One of the things that stuck out to me was one of the TED talks — “Why I, as a black man, attend KKK rallies” by Daryl Davis. At the center of his conversation was respect, have an open mind and have an open heart. Actually listen to understand and not to respond to what people are saying. Then and only then can we get somewhere along this journey, because once we stop listening, that’s when the violence and the frustration and the anger pursues.
There’s an interest in change and a thirst for learning, and with that we’re able to move forward and dive deeper together. We can learn more, respect more and hear other perspectives we might not have heard before. History has shown we have, unfortunately, misrepresented many different cultures, and now it is time for us to unlearn and undo that.
Griffin Pitt, alumna
Griffin graduated from Trinity in 2017 after spending nine years at the school. Now a senior at St. Andrews School in Middletown, Delaware, she says her connection to Trinity remains a part of her identity. That connection, she said, is why she joined in the 21-day challenge.
Her challenge list included:
Making America White Again, a 2016 New Yorker essay written by Toni Morrison.
In Griffin’s words:
This feature was impactful for a number of reasons.
Firstly, the content was masterful. Morrison, as always, eloquently explains the oftentimes paradoxical definition and defense of ‘whiteness’ in the United States. She exposes the “sad plight of grown white men” fighting to keep the perception of white superiority alive, a notion frequently thought to have ended decades ago but is proven again and again to still persist.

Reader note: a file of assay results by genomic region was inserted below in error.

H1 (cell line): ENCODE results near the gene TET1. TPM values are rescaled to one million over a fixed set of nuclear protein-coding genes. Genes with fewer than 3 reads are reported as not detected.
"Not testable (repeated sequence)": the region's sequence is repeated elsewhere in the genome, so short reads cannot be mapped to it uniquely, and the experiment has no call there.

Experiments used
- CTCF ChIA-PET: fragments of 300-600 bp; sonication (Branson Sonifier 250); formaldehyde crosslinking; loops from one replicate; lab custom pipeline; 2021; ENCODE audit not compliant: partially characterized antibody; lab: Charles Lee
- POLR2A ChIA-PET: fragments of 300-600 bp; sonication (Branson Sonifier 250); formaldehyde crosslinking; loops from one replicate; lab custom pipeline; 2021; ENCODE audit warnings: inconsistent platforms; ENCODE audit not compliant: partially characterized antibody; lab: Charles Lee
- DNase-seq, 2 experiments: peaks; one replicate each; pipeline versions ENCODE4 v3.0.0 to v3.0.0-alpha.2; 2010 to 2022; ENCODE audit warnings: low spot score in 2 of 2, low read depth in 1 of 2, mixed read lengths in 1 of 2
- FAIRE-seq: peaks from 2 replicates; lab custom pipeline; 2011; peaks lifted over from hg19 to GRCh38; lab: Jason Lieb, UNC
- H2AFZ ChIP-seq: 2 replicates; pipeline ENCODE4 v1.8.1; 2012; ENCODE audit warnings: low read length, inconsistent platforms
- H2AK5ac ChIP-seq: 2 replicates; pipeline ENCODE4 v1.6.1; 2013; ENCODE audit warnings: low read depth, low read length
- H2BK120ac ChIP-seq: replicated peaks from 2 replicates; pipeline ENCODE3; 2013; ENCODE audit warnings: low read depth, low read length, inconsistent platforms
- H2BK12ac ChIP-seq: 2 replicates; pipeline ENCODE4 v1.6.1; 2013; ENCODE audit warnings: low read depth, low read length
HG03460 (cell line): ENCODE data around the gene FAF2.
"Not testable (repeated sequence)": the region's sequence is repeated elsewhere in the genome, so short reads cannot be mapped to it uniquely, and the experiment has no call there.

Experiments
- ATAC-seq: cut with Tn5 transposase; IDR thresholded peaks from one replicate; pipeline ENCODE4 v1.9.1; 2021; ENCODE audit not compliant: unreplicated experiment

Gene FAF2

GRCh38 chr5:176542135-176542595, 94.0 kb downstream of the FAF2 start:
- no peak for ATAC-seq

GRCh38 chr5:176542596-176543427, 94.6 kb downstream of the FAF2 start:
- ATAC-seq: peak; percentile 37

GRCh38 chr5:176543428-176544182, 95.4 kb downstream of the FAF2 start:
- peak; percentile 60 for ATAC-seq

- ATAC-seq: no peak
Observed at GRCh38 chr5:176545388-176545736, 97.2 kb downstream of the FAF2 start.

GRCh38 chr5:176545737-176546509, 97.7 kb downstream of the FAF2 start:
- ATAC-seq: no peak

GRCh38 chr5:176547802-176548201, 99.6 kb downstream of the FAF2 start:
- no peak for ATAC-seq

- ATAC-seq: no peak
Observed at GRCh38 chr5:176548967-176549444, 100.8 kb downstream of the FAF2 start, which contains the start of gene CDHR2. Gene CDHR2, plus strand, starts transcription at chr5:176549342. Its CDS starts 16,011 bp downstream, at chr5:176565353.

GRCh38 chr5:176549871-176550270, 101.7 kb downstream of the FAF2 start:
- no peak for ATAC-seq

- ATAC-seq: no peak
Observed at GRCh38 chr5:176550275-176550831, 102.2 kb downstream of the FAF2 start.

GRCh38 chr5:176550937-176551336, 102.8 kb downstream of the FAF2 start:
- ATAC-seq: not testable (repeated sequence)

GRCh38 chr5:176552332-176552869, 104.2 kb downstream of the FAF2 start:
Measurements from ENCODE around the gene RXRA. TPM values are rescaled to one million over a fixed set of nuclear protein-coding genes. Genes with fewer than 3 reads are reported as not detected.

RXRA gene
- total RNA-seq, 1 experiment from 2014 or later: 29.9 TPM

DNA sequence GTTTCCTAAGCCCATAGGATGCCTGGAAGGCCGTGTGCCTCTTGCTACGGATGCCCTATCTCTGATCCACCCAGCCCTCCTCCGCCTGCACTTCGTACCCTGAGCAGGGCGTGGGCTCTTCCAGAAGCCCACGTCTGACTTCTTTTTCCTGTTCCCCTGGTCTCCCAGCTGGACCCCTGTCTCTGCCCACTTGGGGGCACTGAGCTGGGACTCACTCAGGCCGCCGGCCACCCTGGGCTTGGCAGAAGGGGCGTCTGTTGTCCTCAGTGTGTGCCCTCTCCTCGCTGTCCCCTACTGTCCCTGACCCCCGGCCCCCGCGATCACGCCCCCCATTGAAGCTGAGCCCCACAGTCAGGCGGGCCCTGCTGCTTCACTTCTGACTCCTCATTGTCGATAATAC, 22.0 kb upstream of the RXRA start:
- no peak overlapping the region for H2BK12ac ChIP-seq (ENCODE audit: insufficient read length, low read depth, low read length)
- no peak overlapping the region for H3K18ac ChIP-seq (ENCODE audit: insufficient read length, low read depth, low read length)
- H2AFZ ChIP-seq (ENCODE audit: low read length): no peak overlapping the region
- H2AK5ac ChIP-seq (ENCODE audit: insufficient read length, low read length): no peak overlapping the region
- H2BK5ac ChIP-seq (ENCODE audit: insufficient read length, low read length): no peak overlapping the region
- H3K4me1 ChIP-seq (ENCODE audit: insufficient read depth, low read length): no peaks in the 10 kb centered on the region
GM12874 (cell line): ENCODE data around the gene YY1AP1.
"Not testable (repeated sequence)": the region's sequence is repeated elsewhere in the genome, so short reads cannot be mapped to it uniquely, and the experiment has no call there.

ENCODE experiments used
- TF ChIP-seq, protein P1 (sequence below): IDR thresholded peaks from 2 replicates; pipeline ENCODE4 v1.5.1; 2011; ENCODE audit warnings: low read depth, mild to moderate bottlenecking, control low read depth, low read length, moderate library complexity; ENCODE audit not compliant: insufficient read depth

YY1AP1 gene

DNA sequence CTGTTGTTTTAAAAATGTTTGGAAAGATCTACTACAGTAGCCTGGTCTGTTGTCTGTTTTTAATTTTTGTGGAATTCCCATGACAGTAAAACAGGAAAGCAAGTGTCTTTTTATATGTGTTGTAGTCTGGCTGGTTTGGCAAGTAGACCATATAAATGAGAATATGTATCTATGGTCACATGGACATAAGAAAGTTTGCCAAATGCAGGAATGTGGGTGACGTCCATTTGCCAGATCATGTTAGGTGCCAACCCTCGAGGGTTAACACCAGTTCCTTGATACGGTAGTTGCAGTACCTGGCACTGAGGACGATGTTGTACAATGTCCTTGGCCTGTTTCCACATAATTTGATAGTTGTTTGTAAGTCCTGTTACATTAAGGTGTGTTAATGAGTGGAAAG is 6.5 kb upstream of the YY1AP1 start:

Secondly, at the time I decided to complete the 21-Day Challenge, my class at school was reading and discussing Morrison’s Beloved. The fictitious narrative of Sethe, Paul D, Baby Suggs, Stamp Paid, and especially, Denver, was given a whole new, very real, dimension through her article. Although Beloved is supposedly set in 1873, racism is not only alive but thriving in this country today, and the concept of identity is one that both black and white folks have to wrestle with in light of the ongoing racism.
Finally, this article was written in 2016, a week after the election. Four years later—and all that those years entailed—it was valuable to look back and see how little has changed.
With 2021 approaching and a new virus vaccine on the horizon, Morrison reminds us that the US is still in desperate need of its own vaccine against racism and a reckoning with what it means to be ‘white’ in America.
I heard about the challenge in an email chain for Trinity alumni. No matter how educated you are, there’s still more you can always do to learn more.
I thought I knew a lot about racism. And coming away from this experience I realize I don’t. One of the most important things I’ve taken away as a white person is that learning is the best thing you can do.